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French lawmakers debate giving constitutional protection to abortion rights

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Protesters gather for a rally in support of abortion rights following the U.S. Supreme Court overturning Roe v. Wade, in Paris, France, July 2, 2022. REUTERS/Benoit Tessier/File Photo

French lawmakers debated on Thursday whether to enshrine abortion rights in the constitution, with MPs on the left and centre saying the U.S. Supreme Court’s overturning of a landmark ruling in June showed the need for new steps.

Women have had a legal right to abortion in France since a law adopted in 1974, and updated several times since, with the latest modification in February extending access to abortion to 14 weeks of pregnancy from 12.

Adding it to the constitution would further protect this right and make it harder to overturn in France, said La France Insoumise (France Unbowed) lawmaker Mathilde Panot.

“It aims to prevent any regression,” Panot told parliament. “We don’t want to give any chance to people hostile to abortion and contraception rights.”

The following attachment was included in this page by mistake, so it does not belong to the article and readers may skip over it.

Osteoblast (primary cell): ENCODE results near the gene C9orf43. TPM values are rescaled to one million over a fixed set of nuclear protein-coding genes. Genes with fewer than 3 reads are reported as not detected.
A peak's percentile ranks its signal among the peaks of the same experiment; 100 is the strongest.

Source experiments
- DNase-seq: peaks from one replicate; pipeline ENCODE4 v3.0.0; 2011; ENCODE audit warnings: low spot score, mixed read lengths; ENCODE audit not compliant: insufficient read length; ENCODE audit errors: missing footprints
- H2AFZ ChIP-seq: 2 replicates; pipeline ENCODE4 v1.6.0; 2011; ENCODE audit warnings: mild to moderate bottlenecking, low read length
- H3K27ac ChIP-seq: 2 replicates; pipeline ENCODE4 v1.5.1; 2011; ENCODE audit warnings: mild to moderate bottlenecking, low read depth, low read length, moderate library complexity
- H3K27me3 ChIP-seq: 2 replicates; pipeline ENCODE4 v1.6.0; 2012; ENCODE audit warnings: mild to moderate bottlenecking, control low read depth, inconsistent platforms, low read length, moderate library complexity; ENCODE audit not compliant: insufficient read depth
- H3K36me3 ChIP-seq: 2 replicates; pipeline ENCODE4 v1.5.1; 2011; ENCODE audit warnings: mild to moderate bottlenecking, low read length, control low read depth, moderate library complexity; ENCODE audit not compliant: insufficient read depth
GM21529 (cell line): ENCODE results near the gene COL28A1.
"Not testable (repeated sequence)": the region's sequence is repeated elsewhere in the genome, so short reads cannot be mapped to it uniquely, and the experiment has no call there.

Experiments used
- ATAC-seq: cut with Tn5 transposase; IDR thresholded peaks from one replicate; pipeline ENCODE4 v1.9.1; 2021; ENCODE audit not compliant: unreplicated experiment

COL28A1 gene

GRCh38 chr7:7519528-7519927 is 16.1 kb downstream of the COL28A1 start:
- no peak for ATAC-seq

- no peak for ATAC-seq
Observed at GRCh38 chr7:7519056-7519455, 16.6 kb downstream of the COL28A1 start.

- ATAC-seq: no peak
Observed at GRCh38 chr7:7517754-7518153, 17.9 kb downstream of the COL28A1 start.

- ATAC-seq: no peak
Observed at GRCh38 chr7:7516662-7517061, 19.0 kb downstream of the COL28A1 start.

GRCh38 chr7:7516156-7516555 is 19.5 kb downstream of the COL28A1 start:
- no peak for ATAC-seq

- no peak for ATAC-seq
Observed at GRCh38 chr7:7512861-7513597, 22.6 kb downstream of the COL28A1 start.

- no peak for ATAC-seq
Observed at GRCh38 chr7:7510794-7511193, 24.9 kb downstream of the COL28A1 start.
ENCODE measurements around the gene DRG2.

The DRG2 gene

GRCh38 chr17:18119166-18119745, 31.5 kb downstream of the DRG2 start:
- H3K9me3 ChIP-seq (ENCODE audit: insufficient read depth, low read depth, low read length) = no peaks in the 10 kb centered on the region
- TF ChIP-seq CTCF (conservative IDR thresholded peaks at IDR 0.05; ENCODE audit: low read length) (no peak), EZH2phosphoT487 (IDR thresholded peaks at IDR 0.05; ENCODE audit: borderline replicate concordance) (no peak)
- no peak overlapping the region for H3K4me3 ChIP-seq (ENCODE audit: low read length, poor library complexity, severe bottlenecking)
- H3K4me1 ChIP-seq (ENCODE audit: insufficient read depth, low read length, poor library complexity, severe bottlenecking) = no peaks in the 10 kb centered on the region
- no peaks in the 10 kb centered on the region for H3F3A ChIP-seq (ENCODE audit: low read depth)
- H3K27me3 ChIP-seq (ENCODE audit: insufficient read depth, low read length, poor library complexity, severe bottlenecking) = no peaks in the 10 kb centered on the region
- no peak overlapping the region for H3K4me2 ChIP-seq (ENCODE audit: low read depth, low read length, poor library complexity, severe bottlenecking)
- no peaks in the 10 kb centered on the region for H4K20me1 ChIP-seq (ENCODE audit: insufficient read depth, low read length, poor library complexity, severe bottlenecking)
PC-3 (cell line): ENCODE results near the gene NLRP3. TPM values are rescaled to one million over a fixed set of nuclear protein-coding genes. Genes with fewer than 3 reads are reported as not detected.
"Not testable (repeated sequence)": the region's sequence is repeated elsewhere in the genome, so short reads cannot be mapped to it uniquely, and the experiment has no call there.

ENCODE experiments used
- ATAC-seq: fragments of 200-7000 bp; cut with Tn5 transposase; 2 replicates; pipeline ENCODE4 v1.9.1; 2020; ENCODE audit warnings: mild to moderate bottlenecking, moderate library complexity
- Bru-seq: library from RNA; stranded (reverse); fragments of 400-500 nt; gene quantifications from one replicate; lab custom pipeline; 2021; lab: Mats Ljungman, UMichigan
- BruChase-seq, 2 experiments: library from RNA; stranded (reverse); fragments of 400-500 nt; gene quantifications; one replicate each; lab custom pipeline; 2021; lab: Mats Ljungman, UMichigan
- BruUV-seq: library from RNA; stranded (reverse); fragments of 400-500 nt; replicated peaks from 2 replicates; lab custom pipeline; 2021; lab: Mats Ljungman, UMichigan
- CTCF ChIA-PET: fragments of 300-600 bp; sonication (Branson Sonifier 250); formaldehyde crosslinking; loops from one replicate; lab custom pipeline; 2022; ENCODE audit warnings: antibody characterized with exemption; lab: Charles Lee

Abortion rights are more widely accepted in France than in the United States or some fellow EU countries. Some 83% of French people are happy with the fact that abortion is legal, an Ifop poll showed in July, 16 percentage points more than about 30 years ago.

The same poll showed 81% back adding the right to abortion in the constitution.

Lawmakers will vote on Thursday on a proposal put forward by the left, and next week by President Emmanuel Macron’s Renaissance party, both of which would give a broad constitutional guarantee to abortion rights.

Yet the conservatives and far right have been largely opposed to it and many would only consider giving more weight to the 1974 law.

“Stop playing with fears of a reversal of abortion rights which you know are impossible in France,” hard-right lawmaker Emmanuelle Menard said.

But even if the lower house of parliament, where Renaissance is the biggest party, does vote one of the two proposals this week or next, the path to enshrining the right to abortion in the constitution will not be easy.

In order to change the constitution, a bill must be voted on in the same terms by the lower house and the Senate.

The latter is controlled by the right and last month rejected a cross-party bill aimed at constitutionalising the right to abortion and contraception.

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